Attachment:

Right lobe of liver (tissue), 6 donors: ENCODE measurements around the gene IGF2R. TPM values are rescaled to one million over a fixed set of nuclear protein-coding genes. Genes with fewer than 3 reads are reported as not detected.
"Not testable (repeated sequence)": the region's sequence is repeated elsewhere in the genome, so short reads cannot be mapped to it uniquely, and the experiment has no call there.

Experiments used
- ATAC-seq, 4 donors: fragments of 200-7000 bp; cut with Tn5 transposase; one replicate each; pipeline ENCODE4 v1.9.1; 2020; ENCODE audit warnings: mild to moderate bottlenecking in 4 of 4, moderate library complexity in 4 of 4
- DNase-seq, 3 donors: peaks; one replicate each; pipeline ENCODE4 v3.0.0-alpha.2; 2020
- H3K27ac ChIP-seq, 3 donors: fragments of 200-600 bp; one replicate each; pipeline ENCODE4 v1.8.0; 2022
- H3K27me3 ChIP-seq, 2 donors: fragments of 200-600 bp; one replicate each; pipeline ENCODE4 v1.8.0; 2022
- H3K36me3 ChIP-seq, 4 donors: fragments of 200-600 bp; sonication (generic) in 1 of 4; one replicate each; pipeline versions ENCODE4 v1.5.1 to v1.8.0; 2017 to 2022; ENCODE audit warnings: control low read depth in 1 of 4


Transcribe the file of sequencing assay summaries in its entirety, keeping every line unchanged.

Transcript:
Right lobe of liver (tissue), 6 donors: ENCODE measurements around the gene IGF2R. TPM values are rescaled to one million over a fixed set of nuclear protein-coding genes. Genes with fewer than 3 reads are reported as not detected.
"Not testable (repeated sequence)": the region's sequence is repeated elsewhere in the genome, so short reads cannot be mapped to it uniquely, and the experiment has no call there.

Experiments used
- ATAC-seq, 4 donors: fragments of 200-7000 bp; cut with Tn5 transposase; one replicate each; pipeline ENCODE4 v1.9.1; 2020; ENCODE audit warnings: mild to moderate bottlenecking in 4 of 4, moderate library complexity in 4 of 4
- DNase-seq, 3 donors: peaks; one replicate each; pipeline ENCODE4 v3.0.0-alpha.2; 2020
- H3K27ac ChIP-seq, 3 donors: fragments of 200-600 bp; one replicate each; pipeline ENCODE4 v1.8.0; 2022
- H3K27me3 ChIP-seq, 2 donors: fragments of 200-600 bp; one replicate each; pipeline ENCODE4 v1.8.0; 2022
- H3K36me3 ChIP-seq, 4 donors: fragments of 200-600 bp; sonication (generic) in 1 of 4; one replicate each; pipeline versions ENCODE4 v1.5.1 to v1.8.0; 2017 to 2022; ENCODE audit warnings: control low read depth in 1 of 4